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United States v. Pletnyov

United States District Court, D. Columbia.

June 12, 2014

UNITED STATES OF AMERICA
v.
GEORGI VASILEV PLETNYOV, Defendant

GEORGI VASILEV PLETNYOV, also known as ANDRZEJ STANISLAW SLUSARCZYK, Defendant, Pro se, BUTNER, NC.

For GEORGI VASILEV PLETNYOV, also known as ANDRZEJ STANISLAW SLUSARCZYK, Defendant: Joanne D. Slaight, LEAD ATTORNEY, LAW OFFICES OF JOANNE D. SLAIGHT, Washington, DC.

For NIKOLAY GEORGIEV MINCHEV, also known as MICHAEL PIERCE, Defendant: Mark John Carroll, LEAD ATTORNEY, LAW OFFICES OF MARK J. CARROLL, Potomac, MD.

For IVAYLO VASILEV PLETNYOV, Reg. No. 29473-016, CENTRAL TREATMENT FACILITY, also known as FLOYD BEVERDIGE, also known as GEORGI BLAGOEV STEFANOV, Defendant: Edward Charles Sussman, LEAD ATTORNEY, LAW OFFICES OF EDWARD C. SUSSMAN, Washington, DC.

For GEORGI BOYCHEV GEORGIEV, also known as JOSEF VEBR, also known as BRIAN BEHRENDT, also known as JIRI MUCHA, also known as SASO BIZJAK, Defendant: Joseph Roll Conte, LEAD ATTORNEY, LAW OFFICES OF J.R. CONTE, P.L.L.C., Washington, DC.

For ROMAN TEODOR, also known as DORO, Defendant: Bernard S. Grimm, LEAD ATTORNEY, Washington, DC; S. Rebecca Brodey, PRO HAC VICE, COZEN O'CONNOR, Washington, DC.

For USA, Plaintiff: Lisa Caroline Page, LEAD ATTORNEY, U.S. DEPARTMENT OF JUSTICE, Washington, DC; Rebecca Antonette Staton, U.S. DEPARTMENT OF JUSTICE, Criminal Division, Washington, DC.

Page 77

MEMORANDUM OPINION AND ORDER

PAUL L. FRIEDMAN, United States District Judge.

This matter is before the Court on defendant Georgi Vasilev Pletynov's pro se motion to reduce his sentence. The government opposes the motion. Upon consideration of the parties' written submissions, the relevant case law, and the entire record in the case, the Court will deny the defendant's motion.[1]

I. BACKGROUND

On April 11, 2011, the defendant pleaded guilty, without a plea agreement, to one count of conspiracy to commit wire fraud, in violation

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of 18 U.S.C. § § 371 and 1343 (Count One), and one count of conspiracy to commit money laundering, in violation of 18 U.S.C. § 1956(h) (Count Two). Minute entry dated April 11, 2011; Judgment at 2; see United States v. Pletnyov, 525 F.App'x 1, 2 (D.C. Cir. 2013). On September 2, 2011, the Court sentenced the defendant to 60 months on Count One and 64 months on Count Two, the terms to be served concurrently. Judgment at 2. The parties agreed that this final sentence would reflect a reduction for the time the defendant spent imprisoned overseas under the United States arrest warrant. Sept. 2, 2011 Tr. at 5:18-6:7, 47:13-16. The Court ultimately determined that the defendant was held under the U.S. arrest warrant in Poland for approximately seventeen months, and reduced the defendant's applicable sentencing guidelines range by seventeen months before imposing a final sentence. Id. at 70:5-10, 85:2-5, 85:23-86:1.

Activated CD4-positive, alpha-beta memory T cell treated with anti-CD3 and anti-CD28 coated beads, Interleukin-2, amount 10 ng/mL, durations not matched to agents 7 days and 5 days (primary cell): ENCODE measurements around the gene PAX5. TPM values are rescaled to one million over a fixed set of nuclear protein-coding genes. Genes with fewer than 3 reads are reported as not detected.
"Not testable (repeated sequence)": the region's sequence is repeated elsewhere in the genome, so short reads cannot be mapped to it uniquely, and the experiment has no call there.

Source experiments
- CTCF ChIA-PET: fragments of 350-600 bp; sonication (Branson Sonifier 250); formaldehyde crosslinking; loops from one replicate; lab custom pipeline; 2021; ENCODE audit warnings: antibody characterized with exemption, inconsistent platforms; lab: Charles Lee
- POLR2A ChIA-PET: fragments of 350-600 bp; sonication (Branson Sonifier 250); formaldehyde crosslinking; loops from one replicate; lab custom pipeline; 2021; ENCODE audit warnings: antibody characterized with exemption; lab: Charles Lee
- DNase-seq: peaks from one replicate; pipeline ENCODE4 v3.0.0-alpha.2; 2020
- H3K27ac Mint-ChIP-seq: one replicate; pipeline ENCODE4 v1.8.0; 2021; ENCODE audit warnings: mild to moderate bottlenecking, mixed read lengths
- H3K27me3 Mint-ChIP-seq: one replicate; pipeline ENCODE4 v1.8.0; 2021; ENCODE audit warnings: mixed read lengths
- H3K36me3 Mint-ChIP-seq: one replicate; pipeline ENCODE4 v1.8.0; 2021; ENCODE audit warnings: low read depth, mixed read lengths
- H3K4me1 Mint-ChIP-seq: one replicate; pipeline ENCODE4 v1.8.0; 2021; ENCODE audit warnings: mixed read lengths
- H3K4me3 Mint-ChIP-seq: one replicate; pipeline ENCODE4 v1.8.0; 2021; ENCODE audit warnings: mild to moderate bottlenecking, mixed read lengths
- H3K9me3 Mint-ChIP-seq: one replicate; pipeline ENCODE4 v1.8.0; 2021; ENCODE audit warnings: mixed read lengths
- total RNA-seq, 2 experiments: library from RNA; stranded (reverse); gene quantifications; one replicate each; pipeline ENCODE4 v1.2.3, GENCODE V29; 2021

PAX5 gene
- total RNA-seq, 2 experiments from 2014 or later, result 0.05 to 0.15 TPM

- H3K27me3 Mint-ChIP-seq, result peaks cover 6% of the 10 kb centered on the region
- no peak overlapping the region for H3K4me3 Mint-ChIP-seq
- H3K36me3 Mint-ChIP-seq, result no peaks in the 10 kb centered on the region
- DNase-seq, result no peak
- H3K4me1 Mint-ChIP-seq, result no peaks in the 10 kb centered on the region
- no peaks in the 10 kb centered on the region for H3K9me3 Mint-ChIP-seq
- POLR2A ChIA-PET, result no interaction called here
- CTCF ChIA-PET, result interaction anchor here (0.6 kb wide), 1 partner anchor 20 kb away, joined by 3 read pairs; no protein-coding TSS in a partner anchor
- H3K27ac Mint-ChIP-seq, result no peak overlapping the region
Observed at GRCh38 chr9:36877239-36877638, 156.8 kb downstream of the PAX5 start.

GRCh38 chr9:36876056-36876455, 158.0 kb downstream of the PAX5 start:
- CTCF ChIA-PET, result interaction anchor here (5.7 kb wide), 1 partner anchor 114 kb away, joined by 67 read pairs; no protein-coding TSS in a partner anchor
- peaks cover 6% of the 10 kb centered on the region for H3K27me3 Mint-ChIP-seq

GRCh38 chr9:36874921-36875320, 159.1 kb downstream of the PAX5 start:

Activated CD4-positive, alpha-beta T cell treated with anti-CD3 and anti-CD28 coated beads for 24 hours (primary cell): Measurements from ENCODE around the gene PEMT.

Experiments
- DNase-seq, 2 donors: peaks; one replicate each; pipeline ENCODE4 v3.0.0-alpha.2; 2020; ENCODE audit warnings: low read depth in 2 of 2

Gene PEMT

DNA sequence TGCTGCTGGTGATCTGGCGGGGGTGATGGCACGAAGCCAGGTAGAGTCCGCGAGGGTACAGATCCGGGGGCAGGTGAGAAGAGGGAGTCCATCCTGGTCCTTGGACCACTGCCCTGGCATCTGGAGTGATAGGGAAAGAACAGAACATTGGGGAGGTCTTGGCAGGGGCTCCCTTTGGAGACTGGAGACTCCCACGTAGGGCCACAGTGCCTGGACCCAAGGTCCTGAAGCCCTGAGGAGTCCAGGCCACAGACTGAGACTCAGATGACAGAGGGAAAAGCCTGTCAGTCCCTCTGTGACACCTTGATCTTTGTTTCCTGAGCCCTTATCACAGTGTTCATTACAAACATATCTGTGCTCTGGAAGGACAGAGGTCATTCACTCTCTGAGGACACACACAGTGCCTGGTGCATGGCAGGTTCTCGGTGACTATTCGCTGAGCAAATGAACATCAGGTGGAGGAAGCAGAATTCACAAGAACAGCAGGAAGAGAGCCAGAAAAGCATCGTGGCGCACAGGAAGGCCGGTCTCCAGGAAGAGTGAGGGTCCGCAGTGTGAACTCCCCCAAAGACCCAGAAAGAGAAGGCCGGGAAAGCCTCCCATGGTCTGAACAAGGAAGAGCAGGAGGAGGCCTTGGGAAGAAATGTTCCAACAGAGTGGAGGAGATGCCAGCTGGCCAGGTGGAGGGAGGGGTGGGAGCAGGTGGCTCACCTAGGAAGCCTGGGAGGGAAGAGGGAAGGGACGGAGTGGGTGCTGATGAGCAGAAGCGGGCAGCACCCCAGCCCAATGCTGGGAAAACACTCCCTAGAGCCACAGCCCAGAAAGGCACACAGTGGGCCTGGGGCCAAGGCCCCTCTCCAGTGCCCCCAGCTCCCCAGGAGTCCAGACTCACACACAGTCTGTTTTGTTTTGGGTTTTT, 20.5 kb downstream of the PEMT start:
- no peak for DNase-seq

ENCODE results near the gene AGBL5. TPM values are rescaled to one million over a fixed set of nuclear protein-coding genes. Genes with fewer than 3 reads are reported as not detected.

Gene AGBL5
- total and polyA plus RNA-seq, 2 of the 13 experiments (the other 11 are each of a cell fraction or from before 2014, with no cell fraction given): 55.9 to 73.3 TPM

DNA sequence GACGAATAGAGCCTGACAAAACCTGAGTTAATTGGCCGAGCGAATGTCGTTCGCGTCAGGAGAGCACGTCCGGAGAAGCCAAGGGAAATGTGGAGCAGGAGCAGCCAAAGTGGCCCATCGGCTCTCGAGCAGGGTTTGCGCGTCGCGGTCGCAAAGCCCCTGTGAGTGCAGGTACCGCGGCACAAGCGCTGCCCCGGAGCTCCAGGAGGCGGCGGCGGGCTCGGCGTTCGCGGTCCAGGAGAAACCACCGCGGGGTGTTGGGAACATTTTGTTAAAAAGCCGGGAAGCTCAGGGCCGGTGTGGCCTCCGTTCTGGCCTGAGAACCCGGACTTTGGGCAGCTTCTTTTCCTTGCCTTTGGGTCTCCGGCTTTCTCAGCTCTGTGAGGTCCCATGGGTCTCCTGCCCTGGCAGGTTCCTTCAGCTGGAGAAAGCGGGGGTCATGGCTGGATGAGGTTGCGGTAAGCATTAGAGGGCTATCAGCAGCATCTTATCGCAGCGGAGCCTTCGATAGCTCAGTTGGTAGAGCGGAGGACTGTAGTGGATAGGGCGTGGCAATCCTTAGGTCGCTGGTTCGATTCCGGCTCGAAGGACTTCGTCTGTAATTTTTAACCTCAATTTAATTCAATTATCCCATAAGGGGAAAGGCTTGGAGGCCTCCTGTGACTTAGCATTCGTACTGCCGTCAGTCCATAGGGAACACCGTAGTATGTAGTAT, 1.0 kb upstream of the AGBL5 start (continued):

The defendant now asks the Court to reduce his sentence by an additional six months because he believes that the Court miscalculated the amount of time that he was detained in Poland under the U.S. arrest warrant. Mot. at 1-2. The government opposes the defendant's motion, arguing that the Court has no authority to modify the defendant's sentence, and that even if it did, the defendant has not presented any credible evidence warranting a reduction in his sentence. Opp. at 3, 5. The Court agrees with the government and finds that it lacks authority to modify the defendant's sentence.

II. DISCUSSION

The defendant does not specify the authority under which the Court may consider his motion. Because " [p]ro se litigants are allowed more latitude than litigants represented by counsel," however, Moore v. Agency for Int'l Dev., 994 F.2d 874, 876, 301 U.S. App.D.C. 327 (D.C. Cir 1993), the Court will consider the defendant's request in light of the two methods through which a district court may modify a previously imposed sentence, as well as under the rules for correcting clerical errors in judgments. See United States v. Scott, 756 F.Supp.2d 96, 98 (D.D.C. 2010); United States v. Akers, 519 F.Supp.2d 94, 95 (D.D.C 2007) (" Regardless of how a pro se prisoner styles his motion, a court must review the motion based on its substance." ).[2] While a district court has authority in some circumstances to modify a defendant's sentence under 18 U.S.C. § 3582(c) and under 28 U.S.C. § 2255, neither provision applies to this case. Nor is the defendant entitled to a correction in the judgment pursuant to Rule 36 of the Federal Rules of Criminal Procedure.

A. 18 U.S.C. § 3582(c)

Section 3582(c) permits a Court to modify a sentence after it has imposed that sentence in three instances: (1) on the motion of the Bureau of Prisons based on the defendant's age or extraordinary circumstances; (2) " to reflect a post-sentence reduction in the applicable sentencing guidelines" ; and (3) to the extent expressly permitted by statute or by Rule 35 of the Federal Rules of Criminal Procedure. United States v. Morris, 116 F.3d 501, 504, 325 U.S. App.D.C. 157 (D.C. Cir. 1997) (citing 18 U.S.C. § 3582(c)). As explained below, the defendant does not satisfy any of these provisions.

First, the Court may modify a sentence on the motion of the Bureau of Prisons only if " extraordinary and compelling reasons warrant such a reduction" or if the defendant is over the age of 70, has served at least 30 years in prison, and the Director

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of the Bureau of Prisons has determined that he is no longer a danger to the community. 18 U.S.C. § 3582(c)(1)(A); see United States v. Morris, 116 F.3d at 504. The Bureau of Prisons has not made such a motion in this case. In any event, the defendant is not over 70 years of age and does not suggest that extraordinary circumstances apply to his case. Accordingly, this provision does not apply to him.

Second, the Court may modify a defendant's sentence " to reflect a post-sentence reduction in the applicable sentencing guidelines." United States v. Morris, 116 F.3d at 504 (citing 18 U.S.C. § 3582(c)). Neither party has presented evidence of a change in the defendant's applicable sentencing guidelines range. Thus, this provision is not at issue.